Coding guidelines for Visual Basic 5/6 and VBA for Office

Personal coding guidelines

A collection of recommendations, conventions and some scaffolding, for naming and crafting solutions in classic (VB5/6) and Visual Basic for Applications.

I wrote the first version of these guidelines back in 2014.

I know every one of them is debatable and every developer has his or her own style and convictions.


MIT Licence

Feel free to use them as they are, or customize and build your own, it is a motivating exercice that may help or prevent consistency issues from the beginning.

Table of Contents


Naming conventions

Hungarian notation

The”Hungarian notation” principle basically consists in using a set of standard prefixes (all in lower case), before each variable name to indicate its scope and type. Use it.
Exceptions to this rule, or when it may not be appropriate to use the Hungarian notation to name things, are indicated along, and there’s a paragraph about those exceptions later.


Do not use Hungarian for constants (and there’s your first exception).
All constant names are in upper case and, if they consist of multiple “words”, they may use an underscore to separate them.


					'Like API constants:
Private Const SW_MAXIMIZE As Long = 3&
Private Const SW_NORMAL  As Long = 1&
Private Const SW_HIDE   As Long = 0&
Private Const SW_SHOW   As Long = 5&
'And we may do:
Private Const COLFLAG_DATETIME   As Long = 1&
'Which I prefer over:
Private Const COL_FLAG_DATETIME   As Long = 1&

All constants should declared with their type (As …)


					'DON'T DO THAT:
Private Const SW_MAXIMIZE = 3
Private Const SW_MAXIMIZE As Long = 3&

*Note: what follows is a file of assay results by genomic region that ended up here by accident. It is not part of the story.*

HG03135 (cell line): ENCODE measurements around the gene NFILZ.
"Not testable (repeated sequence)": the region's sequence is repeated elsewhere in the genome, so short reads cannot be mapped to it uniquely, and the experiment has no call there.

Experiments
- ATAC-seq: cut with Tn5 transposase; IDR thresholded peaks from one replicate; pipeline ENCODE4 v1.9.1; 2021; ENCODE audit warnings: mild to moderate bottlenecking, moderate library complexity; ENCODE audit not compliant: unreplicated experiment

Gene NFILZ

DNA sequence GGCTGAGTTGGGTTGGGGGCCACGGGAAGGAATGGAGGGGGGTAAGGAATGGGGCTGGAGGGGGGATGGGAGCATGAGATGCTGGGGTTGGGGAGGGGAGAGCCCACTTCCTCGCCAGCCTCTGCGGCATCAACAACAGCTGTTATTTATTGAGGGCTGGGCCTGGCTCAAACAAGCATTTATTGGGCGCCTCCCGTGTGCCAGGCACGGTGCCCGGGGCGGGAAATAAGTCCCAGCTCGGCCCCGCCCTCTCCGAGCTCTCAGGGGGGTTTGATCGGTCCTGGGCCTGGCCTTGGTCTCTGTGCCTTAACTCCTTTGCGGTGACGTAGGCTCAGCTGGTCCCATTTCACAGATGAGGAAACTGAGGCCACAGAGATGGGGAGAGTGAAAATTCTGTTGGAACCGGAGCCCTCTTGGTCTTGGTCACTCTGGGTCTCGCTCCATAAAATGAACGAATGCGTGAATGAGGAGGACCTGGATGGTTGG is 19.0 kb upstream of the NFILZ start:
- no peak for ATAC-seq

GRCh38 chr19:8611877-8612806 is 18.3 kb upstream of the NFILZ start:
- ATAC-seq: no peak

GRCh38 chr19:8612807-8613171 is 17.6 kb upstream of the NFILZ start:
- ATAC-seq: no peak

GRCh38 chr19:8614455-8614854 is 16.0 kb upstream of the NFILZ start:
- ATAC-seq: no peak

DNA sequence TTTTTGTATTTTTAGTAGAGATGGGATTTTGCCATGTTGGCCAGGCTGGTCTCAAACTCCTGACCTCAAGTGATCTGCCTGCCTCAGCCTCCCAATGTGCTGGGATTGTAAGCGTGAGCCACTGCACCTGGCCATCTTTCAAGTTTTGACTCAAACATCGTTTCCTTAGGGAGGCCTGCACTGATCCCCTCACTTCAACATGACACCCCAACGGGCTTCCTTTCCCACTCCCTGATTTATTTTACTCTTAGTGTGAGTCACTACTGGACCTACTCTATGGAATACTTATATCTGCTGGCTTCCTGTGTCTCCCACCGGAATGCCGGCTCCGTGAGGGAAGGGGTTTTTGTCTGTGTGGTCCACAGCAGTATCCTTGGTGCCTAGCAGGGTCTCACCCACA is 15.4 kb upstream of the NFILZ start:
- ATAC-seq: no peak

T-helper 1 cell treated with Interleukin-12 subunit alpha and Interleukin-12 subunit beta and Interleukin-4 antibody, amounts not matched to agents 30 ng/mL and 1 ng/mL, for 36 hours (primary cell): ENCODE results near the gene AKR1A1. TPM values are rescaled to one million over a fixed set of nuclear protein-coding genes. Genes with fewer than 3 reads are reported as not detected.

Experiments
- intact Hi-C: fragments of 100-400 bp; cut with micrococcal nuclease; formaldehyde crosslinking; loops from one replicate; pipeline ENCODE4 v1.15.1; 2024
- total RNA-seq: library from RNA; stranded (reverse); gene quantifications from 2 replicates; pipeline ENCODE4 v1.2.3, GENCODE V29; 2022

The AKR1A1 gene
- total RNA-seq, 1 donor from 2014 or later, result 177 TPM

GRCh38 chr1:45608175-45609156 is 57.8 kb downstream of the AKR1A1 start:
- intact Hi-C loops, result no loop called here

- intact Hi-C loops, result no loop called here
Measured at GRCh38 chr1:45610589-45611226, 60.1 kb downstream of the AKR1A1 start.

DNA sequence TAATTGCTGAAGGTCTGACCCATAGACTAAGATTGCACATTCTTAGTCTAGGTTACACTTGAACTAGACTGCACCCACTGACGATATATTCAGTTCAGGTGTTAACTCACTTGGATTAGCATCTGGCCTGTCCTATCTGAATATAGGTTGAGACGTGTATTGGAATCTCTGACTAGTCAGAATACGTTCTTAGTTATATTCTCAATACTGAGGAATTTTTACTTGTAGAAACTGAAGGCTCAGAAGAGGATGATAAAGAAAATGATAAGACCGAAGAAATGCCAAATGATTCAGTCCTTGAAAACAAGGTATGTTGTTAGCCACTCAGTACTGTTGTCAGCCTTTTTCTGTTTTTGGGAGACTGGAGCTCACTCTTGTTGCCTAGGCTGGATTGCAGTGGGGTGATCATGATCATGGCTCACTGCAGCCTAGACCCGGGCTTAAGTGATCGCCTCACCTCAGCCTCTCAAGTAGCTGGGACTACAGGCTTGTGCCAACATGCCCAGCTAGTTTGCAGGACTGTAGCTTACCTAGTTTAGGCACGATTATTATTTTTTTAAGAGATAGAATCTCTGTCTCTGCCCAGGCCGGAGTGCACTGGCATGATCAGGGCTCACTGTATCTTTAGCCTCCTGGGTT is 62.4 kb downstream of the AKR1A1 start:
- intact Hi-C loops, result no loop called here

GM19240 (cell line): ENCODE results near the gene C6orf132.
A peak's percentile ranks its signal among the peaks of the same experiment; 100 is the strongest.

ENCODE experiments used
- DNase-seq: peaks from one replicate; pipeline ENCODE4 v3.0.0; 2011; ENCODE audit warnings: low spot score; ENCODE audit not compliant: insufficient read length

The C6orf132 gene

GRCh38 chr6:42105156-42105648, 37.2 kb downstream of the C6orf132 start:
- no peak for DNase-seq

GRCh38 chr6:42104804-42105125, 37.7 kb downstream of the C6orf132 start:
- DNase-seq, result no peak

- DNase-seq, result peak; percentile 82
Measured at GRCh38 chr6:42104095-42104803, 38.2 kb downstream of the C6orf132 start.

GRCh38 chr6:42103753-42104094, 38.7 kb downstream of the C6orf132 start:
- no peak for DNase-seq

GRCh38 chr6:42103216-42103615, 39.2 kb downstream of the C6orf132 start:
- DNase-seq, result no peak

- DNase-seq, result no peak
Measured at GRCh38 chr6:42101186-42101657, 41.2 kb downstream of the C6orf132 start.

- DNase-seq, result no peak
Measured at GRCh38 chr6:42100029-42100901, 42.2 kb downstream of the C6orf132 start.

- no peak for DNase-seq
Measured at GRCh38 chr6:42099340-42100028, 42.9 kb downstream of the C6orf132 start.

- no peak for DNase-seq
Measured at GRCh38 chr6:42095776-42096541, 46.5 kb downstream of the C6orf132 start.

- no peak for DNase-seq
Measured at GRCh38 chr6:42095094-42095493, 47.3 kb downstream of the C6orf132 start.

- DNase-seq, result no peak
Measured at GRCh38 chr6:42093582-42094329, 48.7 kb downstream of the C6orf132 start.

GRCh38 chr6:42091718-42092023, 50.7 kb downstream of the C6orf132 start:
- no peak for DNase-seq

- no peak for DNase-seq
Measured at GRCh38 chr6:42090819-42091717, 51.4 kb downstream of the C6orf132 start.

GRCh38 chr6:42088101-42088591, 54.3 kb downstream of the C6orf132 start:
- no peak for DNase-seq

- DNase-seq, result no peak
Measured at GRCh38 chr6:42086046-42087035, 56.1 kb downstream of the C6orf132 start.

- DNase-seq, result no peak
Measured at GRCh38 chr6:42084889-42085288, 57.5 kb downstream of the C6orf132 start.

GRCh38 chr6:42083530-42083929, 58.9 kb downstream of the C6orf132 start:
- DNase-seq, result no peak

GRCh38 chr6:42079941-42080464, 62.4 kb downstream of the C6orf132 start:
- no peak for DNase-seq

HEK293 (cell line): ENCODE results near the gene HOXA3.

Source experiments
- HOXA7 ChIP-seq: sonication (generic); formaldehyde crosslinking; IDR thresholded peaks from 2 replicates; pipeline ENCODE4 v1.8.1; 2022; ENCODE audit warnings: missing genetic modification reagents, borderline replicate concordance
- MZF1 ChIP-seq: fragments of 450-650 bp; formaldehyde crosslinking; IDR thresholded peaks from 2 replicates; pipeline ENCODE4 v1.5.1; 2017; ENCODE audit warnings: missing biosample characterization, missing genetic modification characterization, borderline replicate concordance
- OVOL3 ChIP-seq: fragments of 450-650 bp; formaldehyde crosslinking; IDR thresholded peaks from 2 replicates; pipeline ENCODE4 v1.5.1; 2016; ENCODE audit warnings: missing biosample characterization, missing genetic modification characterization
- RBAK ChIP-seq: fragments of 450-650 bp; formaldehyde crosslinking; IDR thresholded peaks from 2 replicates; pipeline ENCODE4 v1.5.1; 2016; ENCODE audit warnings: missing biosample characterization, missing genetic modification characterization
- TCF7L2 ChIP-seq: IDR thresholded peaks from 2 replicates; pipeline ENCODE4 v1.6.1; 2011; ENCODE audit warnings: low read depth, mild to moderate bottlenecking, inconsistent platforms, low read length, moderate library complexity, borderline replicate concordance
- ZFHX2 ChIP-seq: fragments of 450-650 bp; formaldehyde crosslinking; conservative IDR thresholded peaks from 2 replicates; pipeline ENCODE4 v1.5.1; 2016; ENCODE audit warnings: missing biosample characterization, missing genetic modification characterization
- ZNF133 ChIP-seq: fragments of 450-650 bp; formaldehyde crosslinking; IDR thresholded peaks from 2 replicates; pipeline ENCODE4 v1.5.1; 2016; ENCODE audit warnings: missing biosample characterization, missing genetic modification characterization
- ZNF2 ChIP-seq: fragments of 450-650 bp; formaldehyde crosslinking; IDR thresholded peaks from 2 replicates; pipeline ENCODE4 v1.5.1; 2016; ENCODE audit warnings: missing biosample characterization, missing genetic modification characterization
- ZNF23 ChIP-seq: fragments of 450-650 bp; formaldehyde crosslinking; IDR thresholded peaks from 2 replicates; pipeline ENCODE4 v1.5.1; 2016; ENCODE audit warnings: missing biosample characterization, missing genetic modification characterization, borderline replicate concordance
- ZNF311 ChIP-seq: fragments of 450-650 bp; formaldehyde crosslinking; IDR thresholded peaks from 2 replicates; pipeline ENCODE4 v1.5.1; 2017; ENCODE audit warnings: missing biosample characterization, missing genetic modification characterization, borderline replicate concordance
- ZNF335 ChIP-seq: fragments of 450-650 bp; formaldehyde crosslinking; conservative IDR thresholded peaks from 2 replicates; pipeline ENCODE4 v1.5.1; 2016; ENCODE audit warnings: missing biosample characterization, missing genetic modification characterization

Note the ampersand (“&”) after the “3”, that matches the type of the constant (here a Long).


As long as we’re talking about where a variable is defined inside a project, scope in Visual Basic is simple. A variable can be global to the entire application, or local to a class module or standard module (or any other document provided by the development environment like a Form or a Sheet), or local to a function (or Sub).

gApplication global scope
mClass, module or other document (Form, Report, Sheet, etc…). “m” stands for “Member” variable.
(none)Local to the current function (or Sub), or see [Exceptions]

There is no underscore following this 1 letter prefix.

Visual Basic native data types prefixes

Visual Basic data typePrefix
Long“l” (minus L). Although in rare cases I don’t mind loosely using “i” when confusion wouldn’t matter so much.
String“s” (and not that horrible “str”)
Boolean“f” (stands for “flag”, while I use “b” for the Byte data type)
Currency“c” or “cur”
Object“o” (and not “obj”)
Date“dt” (I use the Date datatype in very rare occurrences, I mostly use Variants for dates)

Local variables used as loop iterators (i, j, k, …)

There’s nothing wrong in using one letter variable names for Integer or Long indices (or indexes), whether it is in loops (For, Do, While, Repeat, …) or for index access to an item. But it may help using longer indices names (like iCustomer, iLine, iCol) when it helps disambiguate heavily packed code. For iteration on other data types (object reference, interface, structures, etc…), avoid one letter iterator variable names.

#personal: Use “i” for rows, and “j” for columns, then “k” for anything else. If nesting more, think of using more explicit variable names.

UI elements classes

UI elementPrefix
Form used as a (modal or modeless) dialog“frm” + name + “Dialog”, (eg. frmLoginDialog)
Subform (Access)“sfrm”
Class module as an interface“I”
Tab control“tab”
Option button“opt”
Scrollbar“hsb” or “vsb” (horizontal, respectively vertical)

Other datatypes

Data typePrefix
Type definition (structures)“T”
Object of any other class“o” or a 2 or 3 letter prefix for the class, like “cn” for and ADODB connection, or “rs” for a Recordset, etc…
Standard module“M”
Class module“C”. This is unless you expose by any means the class outside of your project or database, in which case you should use a non prefixed class name (also see [Exceptions]).
Class module, used as an interface“I” (uppercase “i”)
Defined Type“t” or “tag”

Inside a type definition, use Hungarian notation for member variables, example:

					'Inside the CQueue class module (
Private Type TQHeader
  iQCount       As Integer
  iQBack        As Integer
  iQFront       As Integer
  iMaxCapacity  As Integer
End Type
'The queue header holds runtime information about the queue
Private mTHeader    As TQHeader

Function parameters